The United States Can Support Ukraine While Meeting Its Own Security Commitments > U.S. Department of Defense > Department of Defense News

On Friday, the Pentagon announced the latest security assistance package for Ukraine. It is worth around $725 million and contains additional ammunition for the High Mobility Artillery Rocket System as well as ammunition for other systems as well.

While the U.S. military has provided a substantial amount of equipment from its own inventory to Ukraine, Pentagon Air Force press secretary Brig. General Pat Ryder said the Department of Defense is always mindful of its other security commitments and ensuring it maintains what is necessary to support those commitments.

“There’s a very detailed process…as we look at our security assistance to Ukraine, we weigh it against many different factors to include our own readiness,” Ryder said. “It’s something that we constantly take into account.”

Last month, for example, William A. LaPlante, Undersecretary of Defense for Acquisition and Sustainment, chaired the first meeting of national armaments directors from member countries of Ukraine’s Defense Contact Group to discuss the state of the defense industrial base and examine opportunities to increase production of capabilities critical to Ukraine’s long-term defense.

Ryder said this type of meeting is part of an effort to ensure that the United States and partner nations continue to be able to support Ukraine while maintaining their own defense and remaining loyal to others. other commitments around the world.

“The key point here is that the United States, the international community, our allies, and our partners are all working together as an international community to ensure that we can continue to meet our security commitments while supporting the Ukraine – and that we do it together,” Ryder said. “At the end of the day, the U.S. military will be ready. We’re going to make sure we’re ready to deliver on our security commitments around the world.”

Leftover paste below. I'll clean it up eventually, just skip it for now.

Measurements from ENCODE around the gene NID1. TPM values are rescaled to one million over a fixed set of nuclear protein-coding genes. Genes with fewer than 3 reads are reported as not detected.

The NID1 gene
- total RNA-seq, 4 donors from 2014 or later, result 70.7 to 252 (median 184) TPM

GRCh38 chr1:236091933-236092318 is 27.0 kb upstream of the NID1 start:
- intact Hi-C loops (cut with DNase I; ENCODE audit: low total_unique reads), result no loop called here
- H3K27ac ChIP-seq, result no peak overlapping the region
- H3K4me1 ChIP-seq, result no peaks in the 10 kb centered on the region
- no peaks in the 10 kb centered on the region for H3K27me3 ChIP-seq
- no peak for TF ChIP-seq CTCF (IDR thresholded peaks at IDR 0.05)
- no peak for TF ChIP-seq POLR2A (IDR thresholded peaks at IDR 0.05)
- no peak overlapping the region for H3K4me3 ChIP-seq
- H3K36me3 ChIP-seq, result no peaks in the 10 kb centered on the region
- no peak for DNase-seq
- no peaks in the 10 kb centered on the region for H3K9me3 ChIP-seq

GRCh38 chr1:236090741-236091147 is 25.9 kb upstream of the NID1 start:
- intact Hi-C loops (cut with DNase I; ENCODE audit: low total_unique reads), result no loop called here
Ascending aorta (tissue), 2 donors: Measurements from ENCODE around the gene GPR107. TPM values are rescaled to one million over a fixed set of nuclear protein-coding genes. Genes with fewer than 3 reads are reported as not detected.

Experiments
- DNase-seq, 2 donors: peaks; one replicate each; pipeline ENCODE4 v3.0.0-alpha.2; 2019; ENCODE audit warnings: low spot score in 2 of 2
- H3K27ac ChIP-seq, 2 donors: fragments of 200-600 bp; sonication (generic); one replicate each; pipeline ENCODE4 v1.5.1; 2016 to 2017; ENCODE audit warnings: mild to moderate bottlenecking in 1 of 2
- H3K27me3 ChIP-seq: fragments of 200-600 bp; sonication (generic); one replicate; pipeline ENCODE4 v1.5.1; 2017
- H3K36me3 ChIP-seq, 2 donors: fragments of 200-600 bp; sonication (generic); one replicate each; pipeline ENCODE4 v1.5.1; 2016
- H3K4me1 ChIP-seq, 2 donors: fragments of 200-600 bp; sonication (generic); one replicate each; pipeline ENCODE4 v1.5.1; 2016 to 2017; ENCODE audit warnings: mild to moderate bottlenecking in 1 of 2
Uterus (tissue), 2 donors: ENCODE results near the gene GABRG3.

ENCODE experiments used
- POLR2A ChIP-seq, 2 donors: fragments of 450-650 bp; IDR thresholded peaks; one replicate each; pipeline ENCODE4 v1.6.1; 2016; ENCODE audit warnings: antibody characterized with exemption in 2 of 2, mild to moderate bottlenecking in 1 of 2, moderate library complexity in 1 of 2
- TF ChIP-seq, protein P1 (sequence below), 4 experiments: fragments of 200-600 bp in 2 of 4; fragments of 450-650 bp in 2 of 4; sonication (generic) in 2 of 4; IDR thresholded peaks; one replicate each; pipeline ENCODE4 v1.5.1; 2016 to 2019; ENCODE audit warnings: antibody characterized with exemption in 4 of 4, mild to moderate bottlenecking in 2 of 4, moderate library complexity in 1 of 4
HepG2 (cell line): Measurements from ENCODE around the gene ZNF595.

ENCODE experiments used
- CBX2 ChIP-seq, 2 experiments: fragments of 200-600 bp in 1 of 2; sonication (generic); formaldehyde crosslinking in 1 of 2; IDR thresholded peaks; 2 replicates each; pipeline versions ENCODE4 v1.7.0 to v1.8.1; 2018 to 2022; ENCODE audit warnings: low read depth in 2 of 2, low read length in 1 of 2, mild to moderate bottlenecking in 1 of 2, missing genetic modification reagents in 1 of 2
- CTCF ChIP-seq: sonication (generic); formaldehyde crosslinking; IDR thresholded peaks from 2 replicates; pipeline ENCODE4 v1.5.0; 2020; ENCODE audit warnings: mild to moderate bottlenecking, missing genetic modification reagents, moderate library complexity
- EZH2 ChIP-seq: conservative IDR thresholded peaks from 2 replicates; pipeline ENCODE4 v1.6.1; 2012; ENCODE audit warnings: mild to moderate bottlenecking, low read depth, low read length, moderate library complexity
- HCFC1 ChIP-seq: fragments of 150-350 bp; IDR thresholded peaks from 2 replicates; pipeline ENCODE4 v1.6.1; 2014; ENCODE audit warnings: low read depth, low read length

The latest support package includes, among other things, ammunition for the HIMARS system; 23,000 155mm artillery shells; 500 precision-guided 155 mm artillery shells; 5,000 rounds of 155 mm remote anti-armour mine systems; 5,000 anti-tank weapons, high-speed anti-radiation missiles; and over 200 Humvee vehicles.

As winter approaches, the weather will begin to affect the fighting in Ukraine. Ryder said questions about how Ukrainian soldiers can be equipped for this fight are being addressed in the Ukrainian Defense Contact Group and in talks with Ukraine.

“Winter will certainly present challenges for all parties on the battlefield,” Ryder said. “I think when you look at things like… rain, snow, mud [and] the impact it has on the field, it will certainly add another level of complexity to an already very dynamic battlefield. That’s why…you see us continuing to work very closely with Ukraine, with our international partners and allies to identify Ukraine’s needs.”

Ryder also told reporters that Defense Secretary Lloyd J. Austin III met with his British counterpart Ben Wallace today. The pair discussed support for Ukraine and the importance of cooperation between the two nations regarding Russia’s invasion of Ukraine.

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